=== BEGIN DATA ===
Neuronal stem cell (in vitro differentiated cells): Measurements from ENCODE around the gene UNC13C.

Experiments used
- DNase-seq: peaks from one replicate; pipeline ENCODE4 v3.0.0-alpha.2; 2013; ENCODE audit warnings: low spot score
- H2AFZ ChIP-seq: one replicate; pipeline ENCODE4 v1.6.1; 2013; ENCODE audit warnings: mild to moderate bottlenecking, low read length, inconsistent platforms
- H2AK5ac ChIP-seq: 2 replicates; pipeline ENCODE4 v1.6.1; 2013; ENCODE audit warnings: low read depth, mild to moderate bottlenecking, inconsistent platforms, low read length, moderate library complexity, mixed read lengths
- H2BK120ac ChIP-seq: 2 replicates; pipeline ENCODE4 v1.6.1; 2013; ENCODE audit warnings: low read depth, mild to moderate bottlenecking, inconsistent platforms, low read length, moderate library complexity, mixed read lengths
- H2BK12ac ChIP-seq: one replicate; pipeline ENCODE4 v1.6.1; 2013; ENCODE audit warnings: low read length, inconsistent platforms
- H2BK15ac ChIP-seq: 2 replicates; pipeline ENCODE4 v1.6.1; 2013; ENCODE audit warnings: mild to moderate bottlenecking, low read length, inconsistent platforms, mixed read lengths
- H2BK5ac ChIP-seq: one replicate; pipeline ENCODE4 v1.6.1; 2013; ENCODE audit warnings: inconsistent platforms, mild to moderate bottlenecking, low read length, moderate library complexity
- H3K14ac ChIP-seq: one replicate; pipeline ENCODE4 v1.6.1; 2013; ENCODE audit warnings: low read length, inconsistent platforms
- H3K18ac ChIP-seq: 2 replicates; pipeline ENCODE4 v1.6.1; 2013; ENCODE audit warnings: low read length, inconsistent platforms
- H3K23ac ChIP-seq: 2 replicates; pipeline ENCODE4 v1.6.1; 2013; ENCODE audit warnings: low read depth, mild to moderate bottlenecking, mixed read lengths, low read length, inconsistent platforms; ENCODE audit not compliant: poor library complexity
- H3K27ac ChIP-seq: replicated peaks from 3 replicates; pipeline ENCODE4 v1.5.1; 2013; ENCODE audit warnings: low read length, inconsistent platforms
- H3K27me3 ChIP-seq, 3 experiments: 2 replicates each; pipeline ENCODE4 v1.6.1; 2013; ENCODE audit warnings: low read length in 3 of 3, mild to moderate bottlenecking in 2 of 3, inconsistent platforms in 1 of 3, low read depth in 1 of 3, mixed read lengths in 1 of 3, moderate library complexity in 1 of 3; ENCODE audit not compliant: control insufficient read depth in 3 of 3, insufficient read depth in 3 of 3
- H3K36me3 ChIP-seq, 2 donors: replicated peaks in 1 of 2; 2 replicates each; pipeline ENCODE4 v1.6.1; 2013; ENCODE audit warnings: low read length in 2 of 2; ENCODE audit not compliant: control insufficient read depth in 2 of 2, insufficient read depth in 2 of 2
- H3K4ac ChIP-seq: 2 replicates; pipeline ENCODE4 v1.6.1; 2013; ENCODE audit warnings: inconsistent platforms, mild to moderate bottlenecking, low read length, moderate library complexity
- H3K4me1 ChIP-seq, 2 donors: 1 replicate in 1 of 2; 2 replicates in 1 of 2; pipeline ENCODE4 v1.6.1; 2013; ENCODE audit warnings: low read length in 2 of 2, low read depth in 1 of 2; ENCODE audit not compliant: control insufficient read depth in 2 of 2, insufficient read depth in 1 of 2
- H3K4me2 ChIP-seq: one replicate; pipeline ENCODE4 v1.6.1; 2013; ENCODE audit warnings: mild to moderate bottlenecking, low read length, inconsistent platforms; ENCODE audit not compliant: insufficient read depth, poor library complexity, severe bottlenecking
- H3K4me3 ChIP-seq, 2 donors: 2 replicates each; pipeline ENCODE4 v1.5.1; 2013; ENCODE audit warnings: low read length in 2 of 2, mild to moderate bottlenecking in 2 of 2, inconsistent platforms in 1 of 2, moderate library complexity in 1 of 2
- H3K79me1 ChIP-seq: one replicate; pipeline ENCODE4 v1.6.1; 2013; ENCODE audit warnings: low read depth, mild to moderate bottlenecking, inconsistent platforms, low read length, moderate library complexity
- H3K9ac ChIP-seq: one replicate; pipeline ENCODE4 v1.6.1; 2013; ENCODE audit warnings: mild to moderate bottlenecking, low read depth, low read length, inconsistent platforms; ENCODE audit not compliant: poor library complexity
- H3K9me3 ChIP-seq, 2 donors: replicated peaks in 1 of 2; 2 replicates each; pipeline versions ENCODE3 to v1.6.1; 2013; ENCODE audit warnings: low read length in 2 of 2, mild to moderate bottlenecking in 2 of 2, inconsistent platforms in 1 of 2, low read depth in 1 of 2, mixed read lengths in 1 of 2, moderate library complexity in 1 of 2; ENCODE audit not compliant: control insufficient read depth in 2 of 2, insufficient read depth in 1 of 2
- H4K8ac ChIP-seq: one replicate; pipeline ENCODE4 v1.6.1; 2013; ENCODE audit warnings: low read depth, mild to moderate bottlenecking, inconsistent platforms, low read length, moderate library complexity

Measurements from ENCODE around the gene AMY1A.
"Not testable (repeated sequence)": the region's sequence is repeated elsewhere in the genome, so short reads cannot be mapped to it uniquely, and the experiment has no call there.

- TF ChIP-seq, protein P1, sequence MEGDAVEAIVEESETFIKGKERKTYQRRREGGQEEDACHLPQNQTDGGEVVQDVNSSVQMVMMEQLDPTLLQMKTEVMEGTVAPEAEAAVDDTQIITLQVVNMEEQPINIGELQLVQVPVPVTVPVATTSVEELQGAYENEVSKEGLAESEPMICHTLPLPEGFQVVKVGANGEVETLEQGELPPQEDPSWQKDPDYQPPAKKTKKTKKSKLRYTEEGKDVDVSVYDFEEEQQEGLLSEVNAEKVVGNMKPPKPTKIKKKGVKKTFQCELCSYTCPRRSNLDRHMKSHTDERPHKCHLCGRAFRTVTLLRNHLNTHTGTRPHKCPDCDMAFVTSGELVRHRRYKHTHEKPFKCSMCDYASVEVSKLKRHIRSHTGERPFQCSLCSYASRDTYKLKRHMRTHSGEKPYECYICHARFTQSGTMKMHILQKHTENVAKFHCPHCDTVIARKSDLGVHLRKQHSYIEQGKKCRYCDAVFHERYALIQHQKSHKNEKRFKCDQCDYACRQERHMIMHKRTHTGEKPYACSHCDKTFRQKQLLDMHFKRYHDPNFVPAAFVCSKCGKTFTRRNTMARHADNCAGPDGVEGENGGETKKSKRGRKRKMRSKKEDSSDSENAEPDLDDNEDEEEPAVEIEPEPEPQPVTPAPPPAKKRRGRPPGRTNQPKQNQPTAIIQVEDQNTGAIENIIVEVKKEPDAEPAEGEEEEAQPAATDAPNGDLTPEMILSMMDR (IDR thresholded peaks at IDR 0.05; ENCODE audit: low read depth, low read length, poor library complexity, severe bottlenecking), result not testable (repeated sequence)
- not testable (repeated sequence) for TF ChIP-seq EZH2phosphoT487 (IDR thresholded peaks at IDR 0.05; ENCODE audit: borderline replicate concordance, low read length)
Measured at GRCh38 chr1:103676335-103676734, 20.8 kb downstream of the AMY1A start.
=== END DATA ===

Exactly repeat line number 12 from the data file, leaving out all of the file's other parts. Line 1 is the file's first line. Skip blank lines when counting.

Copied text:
- H3K23ac ChIP-seq: 2 replicates; pipeline ENCODE4 v1.6.1; 2013; ENCODE audit warnings: low read depth, mild to moderate bottlenecking, mixed read lengths, low read length, inconsistent platforms; ENCODE audit not compliant: poor library complexity